=> Fast
Jobs: 16 (f=16): [m(16)] [6.7% done] [92482KB/99.50MB/0KB /s] [6302/6483/0 iops] [eta 01m:51s]

Cause                                                Maximum     Percentage
[ext4_file_write_iter]                             91,8 msec          0,3 %
[wait_transaction_locked]                          63,4 msec          0,1 %
Marking inode dirty                                61,2 msec          0,9 %
[SyS_io_destroy]                                   46,3 msec          0,3 %
[lru_add_drain_all]                                18,0 msec          0,1 %
[__block_write_begin]                              16,8 msec         38,5 %
[__lock_page_killable]                             16,2 msec         34,7 %
[read_events]                                       5,0 msec         21,2 %
Waiting for event (poll)                            5,0 msec          1,9 %

# Case 3 - Now the same workload but contained in a blkio throttled cgroup
mkdir /sys/fs/cgroup/blkio/limitbgload
sda      8:0    0 29,3G  0 disk 
├─sda1   8:1    0 28,3G  0 part /
├─sda2   8:2    0    1K  0 part 
└─sda5   8:5    0 1021M  0 part
# Limit to 4MB/s write and 8 MB/s write speed
echo 8:0 $((1024*1024*4)) > /sys/fs/cgroup/blkio/limitbgload/blkio.throttle.write_bps_device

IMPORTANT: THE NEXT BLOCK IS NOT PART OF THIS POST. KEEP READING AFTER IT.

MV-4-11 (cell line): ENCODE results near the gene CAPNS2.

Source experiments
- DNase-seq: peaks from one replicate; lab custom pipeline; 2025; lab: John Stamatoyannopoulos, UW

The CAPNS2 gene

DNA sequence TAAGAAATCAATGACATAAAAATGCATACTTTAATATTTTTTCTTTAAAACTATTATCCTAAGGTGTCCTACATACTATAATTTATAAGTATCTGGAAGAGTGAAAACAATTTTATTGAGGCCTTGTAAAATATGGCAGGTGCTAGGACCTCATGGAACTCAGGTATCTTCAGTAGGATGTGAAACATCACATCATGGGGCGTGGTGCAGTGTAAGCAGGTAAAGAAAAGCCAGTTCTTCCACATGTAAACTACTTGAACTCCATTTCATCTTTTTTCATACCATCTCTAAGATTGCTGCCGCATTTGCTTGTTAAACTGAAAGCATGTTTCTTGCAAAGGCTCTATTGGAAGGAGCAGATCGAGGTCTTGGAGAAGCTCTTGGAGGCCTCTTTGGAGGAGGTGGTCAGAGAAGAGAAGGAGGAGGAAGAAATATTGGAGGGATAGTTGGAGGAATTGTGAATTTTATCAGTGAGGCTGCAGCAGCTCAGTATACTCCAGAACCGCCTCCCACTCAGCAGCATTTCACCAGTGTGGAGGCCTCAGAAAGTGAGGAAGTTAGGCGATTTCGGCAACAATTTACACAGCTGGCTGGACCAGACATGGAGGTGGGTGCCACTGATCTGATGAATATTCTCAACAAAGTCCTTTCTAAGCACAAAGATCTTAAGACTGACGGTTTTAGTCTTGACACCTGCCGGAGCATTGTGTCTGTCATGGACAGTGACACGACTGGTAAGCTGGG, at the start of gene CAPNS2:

echo 8:0 $((1024*1024*8)) > /sys/fs/cgroup/blkio/limitbgload/blkio.throttle.read_bps_device
cgexec -g blkio:limitbgload fio causelatency.fiojob

The workload shows throttling is working:
Jobs: 16 (f=16): [m(16)] [22.0% done] [6724KB/8915KB/0KB /s] [577/598/0 iops] [eta 09m:25s]

But we can also see its desired effect avoiding to overload the system with I/O.
Cause                                                Maximum     Percentage
[__lock_page_killable]                            132,2 msec         46,5 %
[__block_write_begin]                             131,4 msec         47,9 %
fsync() on a file (type 'F' for details)           30,7 msec          0,0 %
Marking inode dirty                                21,5 msec          0,1 %